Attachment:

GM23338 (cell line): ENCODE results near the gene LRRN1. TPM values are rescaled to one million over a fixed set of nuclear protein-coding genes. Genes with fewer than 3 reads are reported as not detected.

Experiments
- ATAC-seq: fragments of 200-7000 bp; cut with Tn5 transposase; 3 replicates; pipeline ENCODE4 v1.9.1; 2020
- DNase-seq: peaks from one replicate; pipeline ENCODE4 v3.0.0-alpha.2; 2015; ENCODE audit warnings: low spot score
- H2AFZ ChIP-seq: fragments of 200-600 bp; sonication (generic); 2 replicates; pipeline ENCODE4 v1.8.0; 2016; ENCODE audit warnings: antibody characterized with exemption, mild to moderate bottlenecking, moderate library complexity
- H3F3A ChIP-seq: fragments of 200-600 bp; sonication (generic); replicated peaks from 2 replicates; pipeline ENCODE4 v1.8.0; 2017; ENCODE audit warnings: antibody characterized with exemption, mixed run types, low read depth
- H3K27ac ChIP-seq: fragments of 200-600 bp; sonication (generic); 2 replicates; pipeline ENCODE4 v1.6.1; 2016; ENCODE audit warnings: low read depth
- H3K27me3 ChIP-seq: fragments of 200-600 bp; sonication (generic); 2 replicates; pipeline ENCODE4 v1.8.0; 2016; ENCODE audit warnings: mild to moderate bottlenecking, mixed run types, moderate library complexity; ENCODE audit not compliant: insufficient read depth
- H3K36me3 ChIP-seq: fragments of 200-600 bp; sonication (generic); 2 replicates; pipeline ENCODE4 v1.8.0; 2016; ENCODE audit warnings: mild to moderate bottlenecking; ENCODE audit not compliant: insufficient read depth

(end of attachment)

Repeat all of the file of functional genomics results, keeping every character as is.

GM23338 (cell line): ENCODE results near the gene LRRN1. TPM values are rescaled to one million over a fixed set of nuclear protein-coding genes. Genes with fewer than 3 reads are reported as not detected.

Experiments
- ATAC-seq: fragments of 200-7000 bp; cut with Tn5 transposase; 3 replicates; pipeline ENCODE4 v1.9.1; 2020
- DNase-seq: peaks from one replicate; pipeline ENCODE4 v3.0.0-alpha.2; 2015; ENCODE audit warnings: low spot score
- H2AFZ ChIP-seq: fragments of 200-600 bp; sonication (generic); 2 replicates; pipeline ENCODE4 v1.8.0; 2016; ENCODE audit warnings: antibody characterized with exemption, mild to moderate bottlenecking, moderate library complexity
- H3F3A ChIP-seq: fragments of 200-600 bp; sonication (generic); replicated peaks from 2 replicates; pipeline ENCODE4 v1.8.0; 2017; ENCODE audit warnings: antibody characterized with exemption, mixed run types, low read depth
- H3K27ac ChIP-seq: fragments of 200-600 bp; sonication (generic); 2 replicates; pipeline ENCODE4 v1.6.1; 2016; ENCODE audit warnings: low read depth
- H3K27me3 ChIP-seq: fragments of 200-600 bp; sonication (generic); 2 replicates; pipeline ENCODE4 v1.8.0; 2016; ENCODE audit warnings: mild to moderate bottlenecking, mixed run types, moderate library complexity; ENCODE audit not compliant: insufficient read depth
- H3K36me3 ChIP-seq: fragments of 200-600 bp; sonication (generic); 2 replicates; pipeline ENCODE4 v1.8.0; 2016; ENCODE audit warnings: mild to moderate bottlenecking; ENCODE audit not compliant: insufficient read depth